Flipping a house on TV is full of beautiful people that always look good and work that always seems to go right. Then the camera cuts to a new scene where all the work is done and the house sells for a great profit.
In the real world I found out that a house flip is a project, with risks, that need to be managed. If you want to learn how to flip houses you need to be ready for this because some problems are unavoidable, but dealing with them is not.
When flipping a house you have to keep track of two things while the project is ongoing: budget and schedule. Because I hired a general contractor to do the work the cost was fixed. The only additional costs were going to be for unforeseen circumstances that forced us to deviate from the scope of work and/or any changes we mutually agreed upon. So that leaved me then to ensure that the project stayed on schedule.
House Flipping Tips: Always give your contractors a deadline to complete the work and establish both rewards and penalties for meeting or exceeding the schedule.
I gave the GC four weeks to complete his portion of the work. During that time I had to also coordinate other work including paint, landscaping, purchasing appliances and pest control.
The first problem came when the water was turned on to the house and we soon found out not all the water lines were turned off.
House Flipping Tips: Coordinate with utility companies to be at the property when they turn on the utilities.
I know it sounds fundamental but it was one of those things where I thought somebody was going to be there and they thought I was going to be there. I freaked out when I first saw the water coming down. Fortunately it was just a small drip from a bathroom line the GC crew had left open and another one from the water heater that had also been left open.
Fixing this required tearing down some drywall, drying out the portions that got wet and replacing the drywall. As far as the water heater, initially we thought it was busted and needed to be replaced ($500-$600) but it turned out all it needed was a cap to cover the drain spigot on it ($.89) - good news!
The biggest work portion of this house flip was the kitchen work, the bathroom shower installation and the flooring. All those proceeded flawlessly and I was very pleased how the work progressed. We were right on schedule, all the work had been completed and the house was getting transformed into something really nice…then it happened…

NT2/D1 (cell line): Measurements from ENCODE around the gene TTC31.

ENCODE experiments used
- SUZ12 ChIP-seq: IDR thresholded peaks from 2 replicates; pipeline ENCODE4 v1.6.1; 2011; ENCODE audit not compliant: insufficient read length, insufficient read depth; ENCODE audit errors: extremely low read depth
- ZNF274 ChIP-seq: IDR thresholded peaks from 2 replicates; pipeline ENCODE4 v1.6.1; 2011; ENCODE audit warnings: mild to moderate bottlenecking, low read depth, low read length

Facing My Fears When Flipping A House
When I first considered flipping a house I said that I would take on almost anything except two things: structural stuff and mold. Lo and behold what do you think happened?...
I got them both!!
First, the basement wall that we had decided to frame and finish in order to have a fully finished basement started leaking. And it did so after it was finished.
Here you had this wall that had not shown a single sign of moisture during some of the torrential spring rains and now that it had been framed, dry walled and painted it started leaking…you gotta be kidding me!!
On top of that one of the basement rooms that had been fully finished by now with new carpet, paint and trim was now showing signs of mold in a corner…double whammy!
As you can imagine, this being my first time flipping houses, I flipped out!
What am I going to do?...How much is this going to cost me?...Can this be fixed?...Nobody will ever want to buy this house…
I recognized the uselessness of all this negative thinking and proceeded to focus on the solution to the problem instead of the problem. After a dozen phone calls to contractors and other investors and several days researching mold and mold abatement I realized that both problems were very correctable.
House Flipping Tips: In real estate (just like in life) fear is a result of ignorance. That is why the majority of people will never invest in a great real estate opportunity. When you educate yourself you can change that.
House Flipping Tips: When flipping houses there is almost no problem that cannot be solved for a price $$
Long story short…there are companies that specialize in waterproofing leaky basements and mold abatement. Much to my surprise both are very common problems especially in this part of the US (south east US). So I proceeded to once again get three quotes for each service.
I explained to each contractor that I was flipping a house and how I needed to get the work done as quickly as possible so that I can put his house on the market. I found one company for each service that was willing to work with me at a fair price.
I promptly hired them and all the work was done – both mold and basement waterproofing – within four days. I then coordinated with my GC to do some patch up work to repair some drywall that had to be removed and repaint the affected sections.
Work done – crisis averted.
Flipping a house lessons:
Problems are usually not as bad as they appear. Educate yourself, ask among your network and focus on the solution not the problem.
The reason you have to make sure you buy low is so that you leave yourself a safety margin for unforeseen circumstances.
Be fair to your contractors. The contractors that I ended up hiring for the mold and water proofing work were those that were willing to revise their quotes after I explained my situation. They did great work and I have referred them to other investors that have ended up also hiring them.
Now that all the work was really completed it was finally time to put it on the market. How do you market, advertise and sell a house in the worst real estate market in a decade? Did I make any money on this deal?? What did the house looked like when I was done?